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I faced this problem when trying to do KDE using gaussian_kde in Python where the random variables were the 784 pixels of some images. In my case the reason was that many pixels were always (in all the images) zero, so no random at all. To solve this problem I just added some small gaussian noise to the images and voilà, now the covariance matrix is ...


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R Implementation of 2-D KS test The Fasano-Franceschini test (1987) -- a 2-D Kolmogorov-Smirnov (KS) two-sample test shown to be a less computationally expensive version of the Peacock test (1983) -- has recently been implemented as R code. The package should be on CRAN shortly. In the mean time, you can check it out for yourself. R code Implementation ...


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I don't think that's the best way to go. This seems more exploratory in nature. With really large contingency tables, where you can't just look at the numbers and see the pattern, I would run a correspondence analysis and look at the plot. A correspondence analysis looks at how similar the rows are to each other, and how similar the columns are to each ...


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There are whole books written about this. Harrell's resources on Regression Modeling Strategies are a good source. His course notes are particularly helpful. Chapter 4 of the course notes, on Multivariable Modeling Strategies, deals with ways to handle multiple predictors that go beyond simply including or removing them; sometimes combining related ...


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Time-series clustering requires sample size remaining the same but the features changes over time, otherwise it makes little sense. In the question though, inferring from the description sample size increases over time. In that case, to see significant reduction on certain clusters, one should use a fixed sample-size. Then choose fixed sample from the ...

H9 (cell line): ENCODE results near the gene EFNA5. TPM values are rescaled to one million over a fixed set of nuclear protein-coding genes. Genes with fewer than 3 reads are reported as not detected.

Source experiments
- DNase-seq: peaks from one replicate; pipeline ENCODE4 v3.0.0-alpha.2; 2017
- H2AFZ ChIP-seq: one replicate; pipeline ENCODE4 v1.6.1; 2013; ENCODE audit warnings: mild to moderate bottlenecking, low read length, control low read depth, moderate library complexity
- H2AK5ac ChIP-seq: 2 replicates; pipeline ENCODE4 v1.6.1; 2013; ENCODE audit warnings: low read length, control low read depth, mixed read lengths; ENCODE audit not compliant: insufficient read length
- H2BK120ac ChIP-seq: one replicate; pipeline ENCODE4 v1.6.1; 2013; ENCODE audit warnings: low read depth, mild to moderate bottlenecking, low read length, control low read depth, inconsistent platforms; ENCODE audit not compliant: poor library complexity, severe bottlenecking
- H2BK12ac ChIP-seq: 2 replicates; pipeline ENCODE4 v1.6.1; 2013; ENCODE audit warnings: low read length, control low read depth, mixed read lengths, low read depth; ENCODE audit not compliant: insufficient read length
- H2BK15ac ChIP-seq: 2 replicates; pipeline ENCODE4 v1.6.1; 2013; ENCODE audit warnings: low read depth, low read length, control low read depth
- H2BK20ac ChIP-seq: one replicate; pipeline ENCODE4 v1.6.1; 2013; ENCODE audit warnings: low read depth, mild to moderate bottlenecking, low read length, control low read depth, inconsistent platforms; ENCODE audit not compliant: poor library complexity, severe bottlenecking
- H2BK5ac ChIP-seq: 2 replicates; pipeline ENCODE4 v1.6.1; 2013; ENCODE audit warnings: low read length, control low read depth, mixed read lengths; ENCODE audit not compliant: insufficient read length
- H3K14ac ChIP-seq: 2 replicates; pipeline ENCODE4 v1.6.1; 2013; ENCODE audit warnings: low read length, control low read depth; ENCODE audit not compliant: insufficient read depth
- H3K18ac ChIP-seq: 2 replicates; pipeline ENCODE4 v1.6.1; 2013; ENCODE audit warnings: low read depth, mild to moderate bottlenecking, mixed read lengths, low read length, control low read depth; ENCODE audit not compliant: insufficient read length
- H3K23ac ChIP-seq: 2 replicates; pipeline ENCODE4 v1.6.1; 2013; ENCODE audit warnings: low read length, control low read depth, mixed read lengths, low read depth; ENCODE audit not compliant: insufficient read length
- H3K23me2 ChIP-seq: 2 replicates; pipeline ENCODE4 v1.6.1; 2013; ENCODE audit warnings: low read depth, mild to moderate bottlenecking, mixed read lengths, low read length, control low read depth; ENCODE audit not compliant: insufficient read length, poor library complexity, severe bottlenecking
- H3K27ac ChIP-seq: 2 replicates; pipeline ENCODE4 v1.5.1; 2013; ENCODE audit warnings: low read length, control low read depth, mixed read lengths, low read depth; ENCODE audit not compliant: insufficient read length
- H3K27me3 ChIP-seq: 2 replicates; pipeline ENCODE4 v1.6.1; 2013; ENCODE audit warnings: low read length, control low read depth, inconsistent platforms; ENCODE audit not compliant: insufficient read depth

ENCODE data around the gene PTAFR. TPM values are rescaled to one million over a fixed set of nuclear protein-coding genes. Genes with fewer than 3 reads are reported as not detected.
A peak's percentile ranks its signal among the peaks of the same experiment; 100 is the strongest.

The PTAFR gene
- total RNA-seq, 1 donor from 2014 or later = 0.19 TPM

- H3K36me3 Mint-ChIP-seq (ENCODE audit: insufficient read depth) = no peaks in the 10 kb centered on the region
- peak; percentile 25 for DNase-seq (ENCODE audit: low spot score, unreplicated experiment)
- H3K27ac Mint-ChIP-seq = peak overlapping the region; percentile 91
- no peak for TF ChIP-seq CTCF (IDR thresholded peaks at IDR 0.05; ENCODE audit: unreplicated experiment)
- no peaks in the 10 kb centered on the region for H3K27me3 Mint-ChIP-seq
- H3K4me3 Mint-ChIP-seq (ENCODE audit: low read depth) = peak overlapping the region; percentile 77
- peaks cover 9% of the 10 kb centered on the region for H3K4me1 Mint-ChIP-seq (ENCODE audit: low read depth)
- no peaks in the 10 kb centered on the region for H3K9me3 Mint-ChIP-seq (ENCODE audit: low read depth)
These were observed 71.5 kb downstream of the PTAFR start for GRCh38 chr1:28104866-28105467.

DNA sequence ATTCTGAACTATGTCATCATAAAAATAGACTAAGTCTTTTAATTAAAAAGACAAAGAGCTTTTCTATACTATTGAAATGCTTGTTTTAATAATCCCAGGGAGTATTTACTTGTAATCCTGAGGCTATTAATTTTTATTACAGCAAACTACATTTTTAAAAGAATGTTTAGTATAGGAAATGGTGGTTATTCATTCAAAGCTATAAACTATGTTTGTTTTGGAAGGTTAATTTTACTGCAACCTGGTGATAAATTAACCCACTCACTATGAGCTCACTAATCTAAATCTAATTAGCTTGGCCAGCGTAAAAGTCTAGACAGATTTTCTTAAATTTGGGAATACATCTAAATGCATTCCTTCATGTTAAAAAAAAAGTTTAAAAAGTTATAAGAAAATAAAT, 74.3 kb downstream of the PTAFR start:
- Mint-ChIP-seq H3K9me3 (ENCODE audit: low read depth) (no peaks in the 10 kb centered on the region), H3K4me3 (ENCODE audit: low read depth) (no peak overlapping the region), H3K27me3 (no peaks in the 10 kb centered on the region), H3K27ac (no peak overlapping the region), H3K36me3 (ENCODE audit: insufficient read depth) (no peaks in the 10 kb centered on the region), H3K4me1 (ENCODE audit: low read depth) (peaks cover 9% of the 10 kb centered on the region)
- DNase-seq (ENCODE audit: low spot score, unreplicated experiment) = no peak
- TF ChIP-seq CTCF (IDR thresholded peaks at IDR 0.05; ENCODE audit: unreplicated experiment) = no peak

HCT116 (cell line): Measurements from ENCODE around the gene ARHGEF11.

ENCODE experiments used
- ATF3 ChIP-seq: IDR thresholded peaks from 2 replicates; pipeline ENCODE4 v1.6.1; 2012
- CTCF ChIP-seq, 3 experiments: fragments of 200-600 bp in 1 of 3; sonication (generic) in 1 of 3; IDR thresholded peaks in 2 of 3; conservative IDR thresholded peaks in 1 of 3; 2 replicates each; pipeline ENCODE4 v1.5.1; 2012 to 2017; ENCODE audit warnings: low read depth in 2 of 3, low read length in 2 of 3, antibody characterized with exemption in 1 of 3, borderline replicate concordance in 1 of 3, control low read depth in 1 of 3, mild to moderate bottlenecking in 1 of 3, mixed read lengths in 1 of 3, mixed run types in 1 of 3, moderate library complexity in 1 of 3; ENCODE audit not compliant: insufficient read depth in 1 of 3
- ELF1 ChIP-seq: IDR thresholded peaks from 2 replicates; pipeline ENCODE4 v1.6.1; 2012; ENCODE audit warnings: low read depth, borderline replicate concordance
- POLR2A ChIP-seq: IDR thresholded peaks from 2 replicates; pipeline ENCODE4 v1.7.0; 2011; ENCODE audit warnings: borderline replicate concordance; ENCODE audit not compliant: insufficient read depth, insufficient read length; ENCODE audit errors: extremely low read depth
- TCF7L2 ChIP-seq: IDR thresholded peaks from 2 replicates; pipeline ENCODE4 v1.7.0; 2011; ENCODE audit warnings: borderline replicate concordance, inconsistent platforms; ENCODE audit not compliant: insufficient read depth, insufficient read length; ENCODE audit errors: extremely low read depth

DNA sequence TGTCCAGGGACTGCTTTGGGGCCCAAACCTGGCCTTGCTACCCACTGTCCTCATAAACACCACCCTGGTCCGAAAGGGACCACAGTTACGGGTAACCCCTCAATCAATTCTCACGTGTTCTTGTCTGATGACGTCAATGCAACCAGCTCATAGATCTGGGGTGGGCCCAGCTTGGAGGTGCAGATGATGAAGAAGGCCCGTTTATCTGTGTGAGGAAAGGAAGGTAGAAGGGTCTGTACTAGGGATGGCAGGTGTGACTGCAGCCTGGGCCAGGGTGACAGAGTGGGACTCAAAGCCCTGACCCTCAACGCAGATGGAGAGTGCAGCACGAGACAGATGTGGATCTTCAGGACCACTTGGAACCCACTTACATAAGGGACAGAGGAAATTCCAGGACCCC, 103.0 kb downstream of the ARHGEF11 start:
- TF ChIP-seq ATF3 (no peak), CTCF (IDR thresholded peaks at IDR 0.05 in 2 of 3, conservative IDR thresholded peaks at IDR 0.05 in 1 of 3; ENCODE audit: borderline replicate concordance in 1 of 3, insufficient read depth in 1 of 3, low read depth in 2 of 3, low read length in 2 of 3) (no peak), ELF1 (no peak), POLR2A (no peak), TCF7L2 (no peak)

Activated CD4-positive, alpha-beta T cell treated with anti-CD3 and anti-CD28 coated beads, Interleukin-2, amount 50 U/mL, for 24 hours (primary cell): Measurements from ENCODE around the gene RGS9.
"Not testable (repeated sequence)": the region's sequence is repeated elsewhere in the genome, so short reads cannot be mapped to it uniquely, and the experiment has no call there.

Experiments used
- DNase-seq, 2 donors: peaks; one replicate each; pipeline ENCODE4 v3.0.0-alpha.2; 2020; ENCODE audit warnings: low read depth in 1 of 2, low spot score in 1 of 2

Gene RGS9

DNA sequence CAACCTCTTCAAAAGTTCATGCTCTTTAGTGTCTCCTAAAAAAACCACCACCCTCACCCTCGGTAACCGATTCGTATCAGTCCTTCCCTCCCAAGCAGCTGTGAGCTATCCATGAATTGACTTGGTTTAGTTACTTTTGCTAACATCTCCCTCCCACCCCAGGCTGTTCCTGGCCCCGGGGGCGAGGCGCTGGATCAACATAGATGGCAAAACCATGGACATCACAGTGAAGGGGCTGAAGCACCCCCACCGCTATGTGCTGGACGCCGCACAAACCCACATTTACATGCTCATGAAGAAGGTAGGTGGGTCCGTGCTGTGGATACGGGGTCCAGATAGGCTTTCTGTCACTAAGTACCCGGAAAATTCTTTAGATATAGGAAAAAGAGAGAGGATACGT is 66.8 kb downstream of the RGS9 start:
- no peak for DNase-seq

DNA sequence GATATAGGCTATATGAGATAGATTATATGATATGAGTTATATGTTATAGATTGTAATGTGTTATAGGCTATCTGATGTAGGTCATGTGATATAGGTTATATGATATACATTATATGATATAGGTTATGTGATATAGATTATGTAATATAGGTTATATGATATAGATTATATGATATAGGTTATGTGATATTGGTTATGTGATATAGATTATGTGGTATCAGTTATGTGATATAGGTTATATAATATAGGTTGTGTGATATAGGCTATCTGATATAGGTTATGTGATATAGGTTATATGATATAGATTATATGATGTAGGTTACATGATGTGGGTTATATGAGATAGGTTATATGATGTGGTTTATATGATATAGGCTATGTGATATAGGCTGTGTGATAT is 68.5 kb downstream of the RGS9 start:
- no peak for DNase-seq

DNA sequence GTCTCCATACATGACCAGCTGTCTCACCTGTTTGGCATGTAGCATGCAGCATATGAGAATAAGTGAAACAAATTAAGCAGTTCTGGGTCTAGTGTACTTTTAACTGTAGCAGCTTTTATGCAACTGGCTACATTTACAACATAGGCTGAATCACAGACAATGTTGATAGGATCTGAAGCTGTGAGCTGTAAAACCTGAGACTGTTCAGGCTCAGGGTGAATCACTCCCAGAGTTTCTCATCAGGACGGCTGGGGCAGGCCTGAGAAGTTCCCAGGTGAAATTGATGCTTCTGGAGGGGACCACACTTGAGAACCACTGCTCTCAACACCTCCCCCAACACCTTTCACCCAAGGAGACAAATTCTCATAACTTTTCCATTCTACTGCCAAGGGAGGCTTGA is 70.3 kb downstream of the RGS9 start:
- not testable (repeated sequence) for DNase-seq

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I will try to simplify your question, and consider these simplifications. If we ignore the group (and only consider group 1). You question is if there is any relation between var1 and var2. As "hplieninger" comments above there is no way to compare the variables directly if you dont have measurements for both var1 and var2 for the same individual. ...


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The derivation relies on a result known as the matrix inversion lemma, or Woodbury matrix identity. From wikipedia: $$(A + UCV)^{-1} = A^{-1} - A^{-1}U(C^{-1} + VA^{-1}U)^{-1}VA^{-1}$$ Identifying $A = \mathbf{I}$, $U = \boldsymbol{\Lambda}^T$, $C = \boldsymbol{\Psi}^{-1}$ and $V = \boldsymbol{\Lambda}$ yields the expression you seek.


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I encountered the same problem when trying to order the nodes in a complete asymmetric graph. My objective is similar: maximize the difference between the sum of the lower entries and the sum of the upper entries. Here is a greedy solution in pytorch. I have not looked into any guarantee that it converges nor that it is optimal. However, when comparing with ...


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Doing a joint optimization for two metrics is an interesting problem, but unfortunately a bit out my expertise. However, making a decision based on a single metric is straight forward enough. Here is a simulated example of how this might be done using a Bayesian lense. Let's first simulate some data library(tidyverse) set.seed(0) N = 10000 groups = sample(...